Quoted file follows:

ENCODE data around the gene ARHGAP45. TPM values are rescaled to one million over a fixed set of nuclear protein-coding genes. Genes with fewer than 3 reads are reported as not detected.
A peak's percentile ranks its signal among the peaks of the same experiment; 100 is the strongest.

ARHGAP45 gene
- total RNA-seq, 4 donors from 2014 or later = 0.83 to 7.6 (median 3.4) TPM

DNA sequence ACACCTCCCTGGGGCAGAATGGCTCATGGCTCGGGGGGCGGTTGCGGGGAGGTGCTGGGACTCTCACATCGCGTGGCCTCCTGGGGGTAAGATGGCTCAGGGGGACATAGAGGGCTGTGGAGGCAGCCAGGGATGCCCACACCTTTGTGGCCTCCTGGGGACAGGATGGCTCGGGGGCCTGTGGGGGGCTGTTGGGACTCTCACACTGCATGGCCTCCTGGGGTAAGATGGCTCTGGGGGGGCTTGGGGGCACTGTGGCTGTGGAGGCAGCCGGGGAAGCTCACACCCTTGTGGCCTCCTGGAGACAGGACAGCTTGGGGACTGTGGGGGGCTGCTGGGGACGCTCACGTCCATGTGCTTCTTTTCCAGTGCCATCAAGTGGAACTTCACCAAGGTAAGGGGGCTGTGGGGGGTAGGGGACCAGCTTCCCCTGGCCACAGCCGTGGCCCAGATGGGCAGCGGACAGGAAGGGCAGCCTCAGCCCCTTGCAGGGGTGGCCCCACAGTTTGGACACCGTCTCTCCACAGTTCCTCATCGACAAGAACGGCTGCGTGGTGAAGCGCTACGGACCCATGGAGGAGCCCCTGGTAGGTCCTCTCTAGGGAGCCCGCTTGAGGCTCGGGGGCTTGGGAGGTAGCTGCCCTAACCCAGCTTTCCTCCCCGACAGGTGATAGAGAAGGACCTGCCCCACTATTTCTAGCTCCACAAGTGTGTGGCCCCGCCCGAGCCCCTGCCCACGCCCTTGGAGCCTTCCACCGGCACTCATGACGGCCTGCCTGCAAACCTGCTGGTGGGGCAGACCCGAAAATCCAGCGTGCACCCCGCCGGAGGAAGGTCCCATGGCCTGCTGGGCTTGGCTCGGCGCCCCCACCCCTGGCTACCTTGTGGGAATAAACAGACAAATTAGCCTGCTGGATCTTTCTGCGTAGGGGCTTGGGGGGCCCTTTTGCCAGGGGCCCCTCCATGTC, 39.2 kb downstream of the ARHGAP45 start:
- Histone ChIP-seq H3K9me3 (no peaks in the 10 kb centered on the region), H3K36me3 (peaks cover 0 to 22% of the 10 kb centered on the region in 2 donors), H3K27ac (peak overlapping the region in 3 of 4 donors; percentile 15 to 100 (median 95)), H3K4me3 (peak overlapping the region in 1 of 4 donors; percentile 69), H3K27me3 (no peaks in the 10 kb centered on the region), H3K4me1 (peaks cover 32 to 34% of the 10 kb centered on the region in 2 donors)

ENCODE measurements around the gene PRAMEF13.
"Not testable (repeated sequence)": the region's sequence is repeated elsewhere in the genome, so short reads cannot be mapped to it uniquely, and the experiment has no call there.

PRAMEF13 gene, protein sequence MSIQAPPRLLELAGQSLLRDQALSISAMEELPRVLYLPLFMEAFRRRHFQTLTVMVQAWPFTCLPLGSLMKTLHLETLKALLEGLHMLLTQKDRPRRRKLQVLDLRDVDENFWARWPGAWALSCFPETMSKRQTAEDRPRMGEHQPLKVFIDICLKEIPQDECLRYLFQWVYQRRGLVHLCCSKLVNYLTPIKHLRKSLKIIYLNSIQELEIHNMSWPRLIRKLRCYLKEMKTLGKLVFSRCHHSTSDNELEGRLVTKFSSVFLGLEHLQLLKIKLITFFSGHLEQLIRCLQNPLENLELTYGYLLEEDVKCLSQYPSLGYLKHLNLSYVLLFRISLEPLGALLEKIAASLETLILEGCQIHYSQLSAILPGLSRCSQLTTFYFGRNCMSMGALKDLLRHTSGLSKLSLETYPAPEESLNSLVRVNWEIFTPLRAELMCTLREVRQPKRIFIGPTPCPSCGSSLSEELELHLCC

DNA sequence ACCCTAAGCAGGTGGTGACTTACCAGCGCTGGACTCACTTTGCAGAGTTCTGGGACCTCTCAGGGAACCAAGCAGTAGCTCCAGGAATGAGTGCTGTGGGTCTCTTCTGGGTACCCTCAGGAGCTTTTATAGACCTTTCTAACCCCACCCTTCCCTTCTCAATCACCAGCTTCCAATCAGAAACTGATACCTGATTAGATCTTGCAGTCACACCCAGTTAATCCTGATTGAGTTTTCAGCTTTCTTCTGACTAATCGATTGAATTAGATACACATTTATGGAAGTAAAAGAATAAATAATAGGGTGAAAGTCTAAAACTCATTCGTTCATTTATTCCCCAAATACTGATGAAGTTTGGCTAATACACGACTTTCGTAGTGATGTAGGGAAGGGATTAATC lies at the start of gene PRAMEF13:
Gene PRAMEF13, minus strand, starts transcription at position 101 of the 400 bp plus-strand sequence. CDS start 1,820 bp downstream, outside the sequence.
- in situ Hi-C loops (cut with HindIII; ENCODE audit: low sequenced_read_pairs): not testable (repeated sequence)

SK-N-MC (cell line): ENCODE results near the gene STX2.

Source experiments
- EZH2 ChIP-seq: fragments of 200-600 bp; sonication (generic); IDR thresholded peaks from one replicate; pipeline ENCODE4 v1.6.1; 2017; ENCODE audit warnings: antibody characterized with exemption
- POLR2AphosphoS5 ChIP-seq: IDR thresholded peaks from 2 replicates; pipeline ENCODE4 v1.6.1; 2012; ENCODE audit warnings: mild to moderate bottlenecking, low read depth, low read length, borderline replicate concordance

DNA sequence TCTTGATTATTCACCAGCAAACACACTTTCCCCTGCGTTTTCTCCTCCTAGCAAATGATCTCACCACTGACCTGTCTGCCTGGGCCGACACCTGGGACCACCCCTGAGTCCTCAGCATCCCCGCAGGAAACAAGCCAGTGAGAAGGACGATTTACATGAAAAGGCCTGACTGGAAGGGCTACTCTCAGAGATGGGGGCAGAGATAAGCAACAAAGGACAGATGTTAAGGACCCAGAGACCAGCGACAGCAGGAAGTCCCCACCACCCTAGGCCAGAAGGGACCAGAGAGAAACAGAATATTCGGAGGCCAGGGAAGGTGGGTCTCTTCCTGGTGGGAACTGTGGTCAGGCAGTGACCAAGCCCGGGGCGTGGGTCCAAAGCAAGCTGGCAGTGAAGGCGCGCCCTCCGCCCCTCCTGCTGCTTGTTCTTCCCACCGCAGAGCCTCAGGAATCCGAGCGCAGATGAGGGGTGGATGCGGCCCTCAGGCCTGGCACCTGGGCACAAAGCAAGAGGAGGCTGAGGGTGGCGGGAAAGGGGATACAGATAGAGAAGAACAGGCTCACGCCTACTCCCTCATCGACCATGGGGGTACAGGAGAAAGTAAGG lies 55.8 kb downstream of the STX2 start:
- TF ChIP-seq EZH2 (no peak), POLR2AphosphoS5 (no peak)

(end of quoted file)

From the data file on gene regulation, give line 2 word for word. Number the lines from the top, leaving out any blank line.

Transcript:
A peak's percentile ranks its signal among the peaks of the same experiment; 100 is the strongest.